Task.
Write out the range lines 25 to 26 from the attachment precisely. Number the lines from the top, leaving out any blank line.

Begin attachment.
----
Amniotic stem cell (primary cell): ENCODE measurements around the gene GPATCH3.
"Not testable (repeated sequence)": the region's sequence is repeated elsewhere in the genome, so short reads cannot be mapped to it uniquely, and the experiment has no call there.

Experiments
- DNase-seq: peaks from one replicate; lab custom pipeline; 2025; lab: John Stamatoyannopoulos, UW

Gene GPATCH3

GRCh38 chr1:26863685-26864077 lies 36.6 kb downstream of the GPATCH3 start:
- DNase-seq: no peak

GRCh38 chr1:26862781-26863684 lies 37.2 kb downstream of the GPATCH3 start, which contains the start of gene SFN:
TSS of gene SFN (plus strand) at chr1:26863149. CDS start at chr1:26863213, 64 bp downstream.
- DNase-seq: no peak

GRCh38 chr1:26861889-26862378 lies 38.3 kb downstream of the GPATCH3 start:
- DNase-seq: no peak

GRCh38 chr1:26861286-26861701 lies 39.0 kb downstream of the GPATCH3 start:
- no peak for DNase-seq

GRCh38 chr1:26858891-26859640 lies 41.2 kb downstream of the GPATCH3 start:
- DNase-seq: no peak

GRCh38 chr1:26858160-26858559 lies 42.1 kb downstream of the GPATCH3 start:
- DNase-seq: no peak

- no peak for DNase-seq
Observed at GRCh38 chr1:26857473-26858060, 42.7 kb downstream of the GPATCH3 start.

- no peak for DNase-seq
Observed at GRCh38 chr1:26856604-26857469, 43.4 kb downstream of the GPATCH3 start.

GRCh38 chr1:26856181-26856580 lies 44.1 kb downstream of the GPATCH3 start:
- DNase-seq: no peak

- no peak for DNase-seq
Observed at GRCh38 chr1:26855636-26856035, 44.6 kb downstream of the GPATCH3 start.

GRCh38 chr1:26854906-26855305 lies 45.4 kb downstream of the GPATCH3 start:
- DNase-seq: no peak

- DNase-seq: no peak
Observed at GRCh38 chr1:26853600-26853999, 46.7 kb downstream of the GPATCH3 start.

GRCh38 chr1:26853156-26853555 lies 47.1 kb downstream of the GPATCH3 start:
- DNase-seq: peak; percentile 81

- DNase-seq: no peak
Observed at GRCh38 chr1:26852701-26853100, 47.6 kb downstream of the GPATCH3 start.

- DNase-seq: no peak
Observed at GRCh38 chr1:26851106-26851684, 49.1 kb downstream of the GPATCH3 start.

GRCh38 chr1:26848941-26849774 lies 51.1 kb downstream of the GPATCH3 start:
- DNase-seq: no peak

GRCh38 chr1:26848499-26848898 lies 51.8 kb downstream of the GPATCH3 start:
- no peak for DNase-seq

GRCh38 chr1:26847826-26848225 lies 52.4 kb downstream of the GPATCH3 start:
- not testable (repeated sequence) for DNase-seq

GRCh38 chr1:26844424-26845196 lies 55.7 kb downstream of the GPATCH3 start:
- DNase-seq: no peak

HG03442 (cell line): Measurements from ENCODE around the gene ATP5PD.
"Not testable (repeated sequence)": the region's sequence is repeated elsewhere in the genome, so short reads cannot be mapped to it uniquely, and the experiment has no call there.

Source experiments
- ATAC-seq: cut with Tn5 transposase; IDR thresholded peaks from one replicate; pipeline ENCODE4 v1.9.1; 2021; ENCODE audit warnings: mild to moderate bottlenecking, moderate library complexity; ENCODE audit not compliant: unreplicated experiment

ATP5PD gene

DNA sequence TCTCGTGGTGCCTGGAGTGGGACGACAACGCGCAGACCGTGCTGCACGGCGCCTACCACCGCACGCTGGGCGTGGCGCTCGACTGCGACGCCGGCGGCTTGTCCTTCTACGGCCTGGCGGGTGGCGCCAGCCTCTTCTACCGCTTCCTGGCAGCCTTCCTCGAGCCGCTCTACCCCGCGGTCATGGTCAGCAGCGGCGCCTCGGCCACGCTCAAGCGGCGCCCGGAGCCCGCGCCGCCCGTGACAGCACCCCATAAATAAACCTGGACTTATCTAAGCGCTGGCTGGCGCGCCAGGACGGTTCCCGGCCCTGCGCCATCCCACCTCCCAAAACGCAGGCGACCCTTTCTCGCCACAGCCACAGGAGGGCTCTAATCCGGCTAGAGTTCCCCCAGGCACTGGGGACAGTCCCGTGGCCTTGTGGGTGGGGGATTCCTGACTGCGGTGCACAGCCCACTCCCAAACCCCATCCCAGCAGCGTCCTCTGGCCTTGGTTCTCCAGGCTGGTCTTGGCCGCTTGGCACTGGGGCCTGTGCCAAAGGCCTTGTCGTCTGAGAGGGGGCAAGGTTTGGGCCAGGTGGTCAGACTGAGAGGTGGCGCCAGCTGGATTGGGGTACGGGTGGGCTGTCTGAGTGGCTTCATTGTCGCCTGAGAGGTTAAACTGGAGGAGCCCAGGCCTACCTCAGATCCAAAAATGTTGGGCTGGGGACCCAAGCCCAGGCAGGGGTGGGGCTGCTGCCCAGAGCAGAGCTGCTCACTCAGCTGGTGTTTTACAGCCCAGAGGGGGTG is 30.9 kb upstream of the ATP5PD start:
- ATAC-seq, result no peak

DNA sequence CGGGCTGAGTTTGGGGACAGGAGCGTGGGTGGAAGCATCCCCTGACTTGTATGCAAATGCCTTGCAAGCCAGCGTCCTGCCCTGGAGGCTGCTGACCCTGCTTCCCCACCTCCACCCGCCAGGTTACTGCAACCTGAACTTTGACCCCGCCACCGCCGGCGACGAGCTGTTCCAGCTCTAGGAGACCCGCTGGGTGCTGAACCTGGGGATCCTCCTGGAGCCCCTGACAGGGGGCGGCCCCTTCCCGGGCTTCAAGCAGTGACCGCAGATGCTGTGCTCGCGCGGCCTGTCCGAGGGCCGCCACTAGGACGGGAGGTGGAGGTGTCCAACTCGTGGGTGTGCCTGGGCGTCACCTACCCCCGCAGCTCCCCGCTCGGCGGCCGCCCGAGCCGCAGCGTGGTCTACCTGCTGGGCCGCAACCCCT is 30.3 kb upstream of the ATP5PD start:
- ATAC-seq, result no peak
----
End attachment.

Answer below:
- no peak for DNase-seq
Observed at GRCh38 chr1:26855636-26856035, 44.6 kb downstream of the GPATCH3 start.